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Wild Camping 101

Words By Phoebe Smith

I don’t usually know exactly what’s waiting for me outside my tent. It’s not because I’ve been walking into my chosen wild camp spot with my eyes closed, nor have I been so intently concentrating on my map that I haven’t given myself a moment to lift up my eyes and take it all in. It’s just that, as a stealth tent-pitcher – given that wild camping is not strictly legal without permission in Wales and most of England (Dartmoor National Park being the only exception) – I usually head in at dusk.

by the time I get there, the last of the sun’s illuminating rays have normally gone, leaving merely a faint outline of my surrounds.

Ahh, dusk.  That wonderful in-between moment of the day where the light seems to turn a whimsical shade of lilac-blue and the whole world takes on an other-worldly, ethereal quality. It’s a magical experience walking into a place when everyone else is heading home. That feeling of doing something slightly clandestine, of willfully going against the flow, of heading off on a little adventure when those you pass are ending their day readying for a night in front of the television, eating and chatting, warm and content in their centrally heated houses. But you, you have other plans…

I always work out where I will be going on my OS map before I leave, naturally. I will have scoped out a suitable plan A, B and C by looking at the contours and rivers marking the places I might need to go - in particular, flattened ground and a water source. But, by the time I get there, the last of the sun’s illuminating rays have normally gone, leaving merely a faint outline of my surrounds.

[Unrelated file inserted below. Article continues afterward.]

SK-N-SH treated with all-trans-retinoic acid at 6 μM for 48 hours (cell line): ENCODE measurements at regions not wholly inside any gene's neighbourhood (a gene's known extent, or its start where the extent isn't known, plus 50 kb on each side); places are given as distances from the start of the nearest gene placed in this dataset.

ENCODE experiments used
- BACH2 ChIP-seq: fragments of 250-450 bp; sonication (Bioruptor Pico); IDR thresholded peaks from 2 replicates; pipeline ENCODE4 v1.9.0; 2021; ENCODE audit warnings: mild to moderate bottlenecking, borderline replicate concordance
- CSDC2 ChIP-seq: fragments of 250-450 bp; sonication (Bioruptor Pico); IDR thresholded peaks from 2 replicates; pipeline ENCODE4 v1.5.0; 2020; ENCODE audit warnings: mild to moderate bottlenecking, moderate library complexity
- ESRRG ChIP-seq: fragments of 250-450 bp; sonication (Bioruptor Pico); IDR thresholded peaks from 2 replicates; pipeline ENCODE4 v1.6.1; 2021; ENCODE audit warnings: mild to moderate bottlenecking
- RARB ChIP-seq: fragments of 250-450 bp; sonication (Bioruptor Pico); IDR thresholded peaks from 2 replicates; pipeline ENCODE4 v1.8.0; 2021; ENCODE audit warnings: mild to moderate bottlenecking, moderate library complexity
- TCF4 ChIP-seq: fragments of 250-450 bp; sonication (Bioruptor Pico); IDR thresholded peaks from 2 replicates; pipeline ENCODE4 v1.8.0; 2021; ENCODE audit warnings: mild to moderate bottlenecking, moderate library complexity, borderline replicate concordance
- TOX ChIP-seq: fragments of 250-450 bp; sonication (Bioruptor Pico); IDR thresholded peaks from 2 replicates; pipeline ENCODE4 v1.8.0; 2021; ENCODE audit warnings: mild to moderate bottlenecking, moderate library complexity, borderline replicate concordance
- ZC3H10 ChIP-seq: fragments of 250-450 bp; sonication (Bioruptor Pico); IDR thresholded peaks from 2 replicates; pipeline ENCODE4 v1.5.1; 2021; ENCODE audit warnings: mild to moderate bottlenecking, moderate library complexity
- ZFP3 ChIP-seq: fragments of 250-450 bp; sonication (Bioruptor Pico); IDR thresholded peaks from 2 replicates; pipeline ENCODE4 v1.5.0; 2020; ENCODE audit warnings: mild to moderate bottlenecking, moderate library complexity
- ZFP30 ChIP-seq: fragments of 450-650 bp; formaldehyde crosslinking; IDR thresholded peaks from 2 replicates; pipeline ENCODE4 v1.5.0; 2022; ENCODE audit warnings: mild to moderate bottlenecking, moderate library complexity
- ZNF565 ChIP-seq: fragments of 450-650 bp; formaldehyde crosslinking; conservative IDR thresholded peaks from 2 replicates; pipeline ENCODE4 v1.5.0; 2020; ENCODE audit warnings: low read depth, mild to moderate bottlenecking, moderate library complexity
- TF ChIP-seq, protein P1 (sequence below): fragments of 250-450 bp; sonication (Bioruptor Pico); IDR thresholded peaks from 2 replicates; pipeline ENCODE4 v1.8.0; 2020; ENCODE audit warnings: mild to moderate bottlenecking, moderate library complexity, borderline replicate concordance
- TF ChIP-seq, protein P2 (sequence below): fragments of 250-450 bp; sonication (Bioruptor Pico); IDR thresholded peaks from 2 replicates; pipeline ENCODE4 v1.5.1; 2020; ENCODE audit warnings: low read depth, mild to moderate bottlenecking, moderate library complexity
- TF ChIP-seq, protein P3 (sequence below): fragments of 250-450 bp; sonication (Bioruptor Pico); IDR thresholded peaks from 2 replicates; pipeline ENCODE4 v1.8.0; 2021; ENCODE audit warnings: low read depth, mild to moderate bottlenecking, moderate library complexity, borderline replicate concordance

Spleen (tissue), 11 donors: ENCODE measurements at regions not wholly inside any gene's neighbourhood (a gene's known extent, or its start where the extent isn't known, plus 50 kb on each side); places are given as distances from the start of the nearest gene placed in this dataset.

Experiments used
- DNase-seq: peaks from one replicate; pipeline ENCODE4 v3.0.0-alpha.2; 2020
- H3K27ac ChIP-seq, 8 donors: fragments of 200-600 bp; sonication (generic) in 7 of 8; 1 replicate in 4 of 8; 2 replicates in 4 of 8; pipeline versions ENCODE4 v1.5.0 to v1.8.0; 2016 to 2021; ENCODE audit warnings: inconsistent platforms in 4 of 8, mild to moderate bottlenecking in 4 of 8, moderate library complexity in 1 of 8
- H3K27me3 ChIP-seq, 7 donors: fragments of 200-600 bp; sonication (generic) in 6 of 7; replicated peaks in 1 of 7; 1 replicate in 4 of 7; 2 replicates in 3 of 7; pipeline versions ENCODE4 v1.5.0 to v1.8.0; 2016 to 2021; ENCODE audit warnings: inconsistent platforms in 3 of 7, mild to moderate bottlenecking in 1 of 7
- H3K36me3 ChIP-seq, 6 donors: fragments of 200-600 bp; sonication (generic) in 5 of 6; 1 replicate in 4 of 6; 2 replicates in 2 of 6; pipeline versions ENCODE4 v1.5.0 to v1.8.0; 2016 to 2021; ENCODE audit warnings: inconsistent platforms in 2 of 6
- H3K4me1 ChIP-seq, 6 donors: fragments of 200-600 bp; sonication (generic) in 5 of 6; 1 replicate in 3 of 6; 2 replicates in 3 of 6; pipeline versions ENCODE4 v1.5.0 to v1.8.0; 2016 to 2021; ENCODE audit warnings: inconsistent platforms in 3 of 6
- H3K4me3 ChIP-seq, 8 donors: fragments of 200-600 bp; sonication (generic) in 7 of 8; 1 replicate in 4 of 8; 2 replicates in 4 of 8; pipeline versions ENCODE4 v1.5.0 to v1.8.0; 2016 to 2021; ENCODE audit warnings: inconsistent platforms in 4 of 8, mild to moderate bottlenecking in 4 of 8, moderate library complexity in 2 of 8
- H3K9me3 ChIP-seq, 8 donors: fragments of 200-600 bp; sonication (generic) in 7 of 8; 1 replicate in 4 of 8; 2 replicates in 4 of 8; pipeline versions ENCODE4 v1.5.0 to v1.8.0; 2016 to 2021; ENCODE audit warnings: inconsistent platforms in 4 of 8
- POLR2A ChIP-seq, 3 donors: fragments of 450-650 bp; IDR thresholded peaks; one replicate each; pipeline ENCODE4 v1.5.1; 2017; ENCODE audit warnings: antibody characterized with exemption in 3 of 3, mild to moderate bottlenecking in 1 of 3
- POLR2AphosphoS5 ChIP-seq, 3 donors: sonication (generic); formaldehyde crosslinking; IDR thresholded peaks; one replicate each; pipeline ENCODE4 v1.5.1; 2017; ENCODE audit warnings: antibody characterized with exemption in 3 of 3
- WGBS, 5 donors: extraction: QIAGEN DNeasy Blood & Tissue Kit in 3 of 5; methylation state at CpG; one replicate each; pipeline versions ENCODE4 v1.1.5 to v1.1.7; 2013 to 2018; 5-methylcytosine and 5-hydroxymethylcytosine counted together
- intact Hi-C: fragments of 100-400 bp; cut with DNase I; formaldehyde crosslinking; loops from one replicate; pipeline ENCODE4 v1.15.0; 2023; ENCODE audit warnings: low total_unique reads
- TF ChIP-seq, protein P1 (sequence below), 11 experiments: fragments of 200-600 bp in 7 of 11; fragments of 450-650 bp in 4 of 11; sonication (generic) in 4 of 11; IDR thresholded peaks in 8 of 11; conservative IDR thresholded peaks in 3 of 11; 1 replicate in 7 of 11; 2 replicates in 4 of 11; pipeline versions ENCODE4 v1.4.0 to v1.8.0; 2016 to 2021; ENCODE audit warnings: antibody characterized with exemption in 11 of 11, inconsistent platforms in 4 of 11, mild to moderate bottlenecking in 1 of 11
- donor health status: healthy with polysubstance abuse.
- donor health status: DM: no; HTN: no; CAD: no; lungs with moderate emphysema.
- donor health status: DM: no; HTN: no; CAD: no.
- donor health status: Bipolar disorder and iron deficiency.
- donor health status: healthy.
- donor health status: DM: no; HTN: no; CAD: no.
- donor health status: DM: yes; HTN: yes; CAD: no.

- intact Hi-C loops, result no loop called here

It's not until the morning when woken naturally by the first hint of dawn lighting up the walls of my tent, I get to see the true nature of my camp spot. It’s become a sort of ritual. I unzip my sleeping bag, turn to face the door and slowly and deliberately unzip it. I refuse to take a peek until the whole thing is open. Then, in a single moment, I allow myself what I call ‘the reveal’ where I finally see what awaits – be it a view from the summit, the rocky flanks of a mountain, the edge of a loch, the trees of a forest – all there, right outside, for me to enjoy.

While everyone else is still in bed, I’m there, in the thick of it, ready to do whatever I want

While everyone else is still in bed, I’m there, in the thick of it, ready to do whatever I want. Be it go walking, take a dip in a loch, challenge myself to a run before breakfast or – quite simply – to take a deep breath and just allow myself to ‘be’ with the outdoors, without having to think about anything or anyone, not needing to worry about emails, deadlines or social media, just existing and enjoying the moment I am living.

In a world where we try to plan ahead and book everything, control everything, a wild camp reminds us that sometimes the very best thing, is not knowing – just for a moment – exactly what awaits for us outside the door.

Intrigued to experience wild camping for yourself? Here’s Phoebe’s Wild Camping 101 guide to all the things you need to know before you go…

So what is wild camping?

In a nutshell, wild camping is simply pitching your tent, bivvy or hammock outside of an official campsite. It can be in the countryside, on a beach, in the mountains or the woodland. You get to choose your spot and have to take everything you need in with you and, most importantly, leave no trace you’ve been there.

Is it allowed?

In Scotland, 100% yes – in fact, the Land Reform Act of 2003 enshrines it in law that you have the right to do it. Recently Loch Lomond and the Trossachs National Park (40-minutes outside of Glasgow) made the headlines as it controversially passed a byelaw making it illegal to do so around most of the shorelines in the park, but the good news is that there’s plenty of other places you can pitch outside of that area – Scotland is, after all, blessed with a multitude of dramatic landscapes just begging to camp on.